In speaking to reporters on a 25-minute conference call Wednesday, Education Secretary Arne Duncan said the No Child Left Behind Act failed to produce the radical changes necessary to improve the nation’s lowest-performing schools. He intends to change that with an aggressive $3.5 billion school improvement aid plan that demands striking changes.
Duncan said the federal government was determined to raise the “bottom on the bottom,” the 5,000 lowest performing schools in the nation, half of which were urban, 30 percent were rural and 20 percent were suburban.
“In those schools, tinkering around the edges is not sufficient,” Duncan said. “Those children are being poorly served in chronically underachieving schools and marginal incremental change is not the answer.”
Under his plan, systems must discard scalpels and take chainsaws to failing schools. Systems can close them, restaff them and reopen them under new leadership or as charters. They can shutter the schools and transfer students elsewhere. Or they can make deep, “transformative” changes, including replacing the leadership, adopting comprehensive reforms including performance pay for teachers and extending learning time.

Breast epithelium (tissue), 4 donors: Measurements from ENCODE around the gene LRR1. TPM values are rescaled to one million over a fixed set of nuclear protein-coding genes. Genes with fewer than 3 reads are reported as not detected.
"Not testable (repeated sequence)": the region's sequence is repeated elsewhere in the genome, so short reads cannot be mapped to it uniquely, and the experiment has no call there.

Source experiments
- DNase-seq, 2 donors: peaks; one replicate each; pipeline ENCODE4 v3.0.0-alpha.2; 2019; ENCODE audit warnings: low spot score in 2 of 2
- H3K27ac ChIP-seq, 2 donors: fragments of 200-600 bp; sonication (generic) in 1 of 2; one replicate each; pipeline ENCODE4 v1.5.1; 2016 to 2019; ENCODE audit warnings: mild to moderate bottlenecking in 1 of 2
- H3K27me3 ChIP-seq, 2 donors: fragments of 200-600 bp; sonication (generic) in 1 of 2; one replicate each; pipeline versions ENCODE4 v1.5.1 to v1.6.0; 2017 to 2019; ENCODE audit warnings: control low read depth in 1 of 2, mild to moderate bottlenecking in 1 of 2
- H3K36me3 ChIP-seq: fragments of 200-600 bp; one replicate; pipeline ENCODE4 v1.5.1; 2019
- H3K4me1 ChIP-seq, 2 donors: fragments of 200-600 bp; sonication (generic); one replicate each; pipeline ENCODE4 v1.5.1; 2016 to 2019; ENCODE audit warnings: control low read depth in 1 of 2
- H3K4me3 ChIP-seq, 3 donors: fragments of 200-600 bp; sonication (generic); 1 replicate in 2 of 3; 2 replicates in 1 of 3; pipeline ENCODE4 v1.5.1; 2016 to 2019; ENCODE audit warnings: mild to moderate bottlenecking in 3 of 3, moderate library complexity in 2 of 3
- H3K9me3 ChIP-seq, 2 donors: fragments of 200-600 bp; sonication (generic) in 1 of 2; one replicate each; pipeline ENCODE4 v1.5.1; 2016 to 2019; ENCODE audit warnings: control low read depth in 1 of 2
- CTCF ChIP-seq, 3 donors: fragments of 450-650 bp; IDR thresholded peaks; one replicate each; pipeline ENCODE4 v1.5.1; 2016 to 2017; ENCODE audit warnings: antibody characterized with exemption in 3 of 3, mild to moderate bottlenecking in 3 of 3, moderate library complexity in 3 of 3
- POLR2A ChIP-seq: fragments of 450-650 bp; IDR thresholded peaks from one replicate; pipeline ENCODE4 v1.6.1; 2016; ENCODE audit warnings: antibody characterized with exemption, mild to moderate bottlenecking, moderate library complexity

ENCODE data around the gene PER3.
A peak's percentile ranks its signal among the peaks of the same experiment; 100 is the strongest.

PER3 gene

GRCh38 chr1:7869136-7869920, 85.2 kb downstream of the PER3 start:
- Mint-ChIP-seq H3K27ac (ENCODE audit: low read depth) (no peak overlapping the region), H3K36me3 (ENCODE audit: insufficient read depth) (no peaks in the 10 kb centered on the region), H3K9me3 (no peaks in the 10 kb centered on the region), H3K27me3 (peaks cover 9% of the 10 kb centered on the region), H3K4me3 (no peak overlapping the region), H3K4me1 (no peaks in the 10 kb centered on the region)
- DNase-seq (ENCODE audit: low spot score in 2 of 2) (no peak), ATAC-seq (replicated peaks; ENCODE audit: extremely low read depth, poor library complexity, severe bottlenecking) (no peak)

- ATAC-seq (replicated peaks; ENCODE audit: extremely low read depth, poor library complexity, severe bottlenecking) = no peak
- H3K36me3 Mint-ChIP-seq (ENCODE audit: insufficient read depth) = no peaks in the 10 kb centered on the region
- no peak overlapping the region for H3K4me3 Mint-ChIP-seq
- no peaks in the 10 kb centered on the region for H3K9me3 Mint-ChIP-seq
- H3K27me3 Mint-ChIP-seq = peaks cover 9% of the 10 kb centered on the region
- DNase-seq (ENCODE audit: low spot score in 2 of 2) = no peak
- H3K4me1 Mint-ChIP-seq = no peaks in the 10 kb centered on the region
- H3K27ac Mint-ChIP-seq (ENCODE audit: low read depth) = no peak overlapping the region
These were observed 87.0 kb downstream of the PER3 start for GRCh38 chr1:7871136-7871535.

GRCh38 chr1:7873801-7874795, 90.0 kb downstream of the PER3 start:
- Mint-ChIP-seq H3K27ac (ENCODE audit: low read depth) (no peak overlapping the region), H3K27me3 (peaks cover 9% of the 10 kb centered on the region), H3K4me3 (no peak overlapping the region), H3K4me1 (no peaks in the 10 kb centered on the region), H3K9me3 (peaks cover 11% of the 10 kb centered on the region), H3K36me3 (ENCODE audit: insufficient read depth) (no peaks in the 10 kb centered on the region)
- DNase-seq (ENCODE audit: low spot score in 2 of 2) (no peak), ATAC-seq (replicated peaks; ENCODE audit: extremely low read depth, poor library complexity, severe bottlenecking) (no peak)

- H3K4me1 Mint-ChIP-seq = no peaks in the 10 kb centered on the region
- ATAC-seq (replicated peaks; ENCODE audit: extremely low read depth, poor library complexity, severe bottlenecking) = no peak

During his time as CEO of Chicago schools, Duncan said he realized dramatic school improvements by adopting the turnaround model, which calls for replacing the principal and at least 50 percent of the school’s staff. “We replace leaders, we replace teachers. Adults will leave and children will stay,” he said.
“We have to educate our way to a better economy,” Duncan said. “All of our schools need to get better. And it has to happen now with a real sense of urgency. We are providing unprecedented resources. We expect unprecedented results.”
What do you think? Is the Duncan plan simply a new name for old reforms that will produce the same disappointing results?
Or, is his plan for major shakeups at lagging schools the way to breath new life and new ambitions into moribund institutions? See details of the plan here.